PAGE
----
Impacts of beekeeping on wild bee diversity and pollination networks in the Aegean Archipelago
Lázaro, Amparo et al. (2021), Impacts of beekeeping on wild bee diversity and pollination networks in the Aegean Archipelago, Dryad, Dataset, https://doi.org/10.5061/dryad.ns1rn8psn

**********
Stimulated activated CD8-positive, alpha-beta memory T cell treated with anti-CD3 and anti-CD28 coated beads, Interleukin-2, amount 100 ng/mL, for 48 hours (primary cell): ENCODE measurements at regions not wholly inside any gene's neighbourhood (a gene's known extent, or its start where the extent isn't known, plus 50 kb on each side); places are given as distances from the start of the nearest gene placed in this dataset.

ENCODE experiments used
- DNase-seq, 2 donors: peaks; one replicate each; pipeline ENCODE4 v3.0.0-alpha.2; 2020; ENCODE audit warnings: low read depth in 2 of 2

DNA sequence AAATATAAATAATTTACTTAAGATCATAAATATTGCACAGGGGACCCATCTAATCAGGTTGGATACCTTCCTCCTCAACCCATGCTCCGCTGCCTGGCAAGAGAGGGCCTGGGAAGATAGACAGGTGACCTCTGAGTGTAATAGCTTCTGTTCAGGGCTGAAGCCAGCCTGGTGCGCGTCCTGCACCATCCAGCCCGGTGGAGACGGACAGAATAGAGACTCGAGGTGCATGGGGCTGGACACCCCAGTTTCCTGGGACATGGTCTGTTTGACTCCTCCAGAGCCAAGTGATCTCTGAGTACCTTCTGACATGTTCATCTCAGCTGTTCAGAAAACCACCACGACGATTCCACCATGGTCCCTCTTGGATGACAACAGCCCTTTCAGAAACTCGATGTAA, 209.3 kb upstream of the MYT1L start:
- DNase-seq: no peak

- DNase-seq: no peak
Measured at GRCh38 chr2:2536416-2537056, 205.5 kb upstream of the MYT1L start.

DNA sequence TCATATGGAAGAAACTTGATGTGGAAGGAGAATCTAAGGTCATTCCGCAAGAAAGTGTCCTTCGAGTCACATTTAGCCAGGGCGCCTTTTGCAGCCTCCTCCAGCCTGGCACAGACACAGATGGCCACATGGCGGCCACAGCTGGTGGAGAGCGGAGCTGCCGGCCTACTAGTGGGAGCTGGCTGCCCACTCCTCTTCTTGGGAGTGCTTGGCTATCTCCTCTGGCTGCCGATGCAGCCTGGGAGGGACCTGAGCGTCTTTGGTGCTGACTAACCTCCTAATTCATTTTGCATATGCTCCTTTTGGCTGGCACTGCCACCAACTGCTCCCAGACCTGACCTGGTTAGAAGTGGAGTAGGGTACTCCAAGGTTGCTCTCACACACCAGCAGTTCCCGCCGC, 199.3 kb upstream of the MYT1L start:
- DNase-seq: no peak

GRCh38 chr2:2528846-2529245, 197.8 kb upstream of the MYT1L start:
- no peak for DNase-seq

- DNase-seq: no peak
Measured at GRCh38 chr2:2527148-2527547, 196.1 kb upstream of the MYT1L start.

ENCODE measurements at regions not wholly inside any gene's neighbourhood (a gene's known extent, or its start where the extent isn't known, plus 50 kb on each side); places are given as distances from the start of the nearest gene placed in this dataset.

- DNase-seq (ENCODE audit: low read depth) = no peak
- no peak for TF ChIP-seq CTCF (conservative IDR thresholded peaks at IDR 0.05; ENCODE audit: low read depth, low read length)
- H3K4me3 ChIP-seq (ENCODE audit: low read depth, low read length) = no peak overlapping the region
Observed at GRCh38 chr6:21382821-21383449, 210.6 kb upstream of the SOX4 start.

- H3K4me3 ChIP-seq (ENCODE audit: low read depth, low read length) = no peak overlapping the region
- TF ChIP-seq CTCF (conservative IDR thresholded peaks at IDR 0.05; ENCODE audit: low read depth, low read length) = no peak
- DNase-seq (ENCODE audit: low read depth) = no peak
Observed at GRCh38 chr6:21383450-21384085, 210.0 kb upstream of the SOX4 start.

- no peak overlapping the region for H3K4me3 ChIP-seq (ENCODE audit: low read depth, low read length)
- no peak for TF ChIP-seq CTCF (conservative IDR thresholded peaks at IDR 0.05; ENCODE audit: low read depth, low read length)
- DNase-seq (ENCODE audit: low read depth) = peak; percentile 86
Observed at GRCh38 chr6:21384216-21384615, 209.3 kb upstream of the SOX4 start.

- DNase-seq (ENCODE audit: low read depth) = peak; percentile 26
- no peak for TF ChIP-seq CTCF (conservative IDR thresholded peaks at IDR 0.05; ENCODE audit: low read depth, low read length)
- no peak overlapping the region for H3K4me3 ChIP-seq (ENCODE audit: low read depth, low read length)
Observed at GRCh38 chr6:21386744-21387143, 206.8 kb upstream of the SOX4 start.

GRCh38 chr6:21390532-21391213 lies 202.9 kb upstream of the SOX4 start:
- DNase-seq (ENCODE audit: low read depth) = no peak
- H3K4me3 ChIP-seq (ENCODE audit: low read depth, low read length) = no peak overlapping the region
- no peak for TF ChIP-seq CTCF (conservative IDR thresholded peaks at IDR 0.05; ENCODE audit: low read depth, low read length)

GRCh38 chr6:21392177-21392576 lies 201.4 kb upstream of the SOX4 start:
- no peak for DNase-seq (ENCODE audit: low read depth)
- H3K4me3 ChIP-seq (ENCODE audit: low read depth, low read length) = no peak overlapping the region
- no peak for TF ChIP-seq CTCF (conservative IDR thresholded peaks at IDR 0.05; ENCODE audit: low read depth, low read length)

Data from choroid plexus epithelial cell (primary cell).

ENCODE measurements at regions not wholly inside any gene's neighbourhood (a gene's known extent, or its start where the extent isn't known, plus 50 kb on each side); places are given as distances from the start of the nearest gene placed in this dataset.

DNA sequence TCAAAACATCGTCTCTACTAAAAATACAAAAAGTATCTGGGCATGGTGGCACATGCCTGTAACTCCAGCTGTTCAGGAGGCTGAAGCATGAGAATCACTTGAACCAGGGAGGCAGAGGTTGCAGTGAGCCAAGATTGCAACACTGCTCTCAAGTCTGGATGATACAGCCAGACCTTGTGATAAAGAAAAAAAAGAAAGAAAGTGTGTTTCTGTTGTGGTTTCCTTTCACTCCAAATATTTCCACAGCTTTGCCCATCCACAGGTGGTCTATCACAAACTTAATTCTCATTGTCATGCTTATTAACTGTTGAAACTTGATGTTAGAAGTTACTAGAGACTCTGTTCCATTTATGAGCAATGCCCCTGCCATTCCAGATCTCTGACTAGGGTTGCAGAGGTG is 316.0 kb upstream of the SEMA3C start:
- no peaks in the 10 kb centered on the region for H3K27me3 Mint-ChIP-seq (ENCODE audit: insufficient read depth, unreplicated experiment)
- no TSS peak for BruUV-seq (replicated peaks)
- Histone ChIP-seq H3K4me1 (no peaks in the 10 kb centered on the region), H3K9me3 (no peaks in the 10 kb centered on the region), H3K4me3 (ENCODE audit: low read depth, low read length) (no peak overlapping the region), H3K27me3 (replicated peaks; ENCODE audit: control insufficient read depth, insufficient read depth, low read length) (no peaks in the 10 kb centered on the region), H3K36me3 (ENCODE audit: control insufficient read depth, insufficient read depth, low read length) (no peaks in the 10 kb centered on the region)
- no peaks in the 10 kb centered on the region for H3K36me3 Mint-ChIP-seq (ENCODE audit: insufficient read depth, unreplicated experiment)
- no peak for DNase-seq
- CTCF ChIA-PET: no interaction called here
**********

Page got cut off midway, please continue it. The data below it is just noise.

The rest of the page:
Maintaining the diversity of wild bees is a priority for preserving ecosystem function and promoting stability and productivity of agroecosystems. However, wild bee communities face many threats and beekeeping could be one of them, because honey bees may have a strong potential to outcompete wild pollinators when placed at high densities. Yet, we still know little about how beekeeping intensity affects wild bee diversity and their pollinator interactions. Here, we explore how honey bee density relates to wild bee diversity and the structure of their pollination networks in 41 sites on 13 Cycladic Islands (Greece) with similar landscapes but differing in beekeeping intensity. Our large-scale study shows that increasing honey bee visitation rate had a negative effect on wild bee species richness and abundance, although the latter effect was relatively weak compared to the effect of other landscape variables. Competition for flowering resources (as indicated by a resource sharing index) increased with the abundance of honey bees, but the effect was more moderate for wild bees in family Apidae than for bees in other families, suggesting a stronger niche segregation in Apidae in response to honey bees. Honey bees also influenced the structure of wild bee pollination networks indirectly, through changes in wild bee richness. Low richness of wild bees in sites with high honey bee abundance resulted in wild bee networks with fewer links and lower linkage density. Our results warn against beekeeping intensification in these islands and similar hotspots of bee diversity, and shed light on how benefits to pollination services of introducing honey bees may be counterbalanced by detriments to wild bees and their ecosystem services.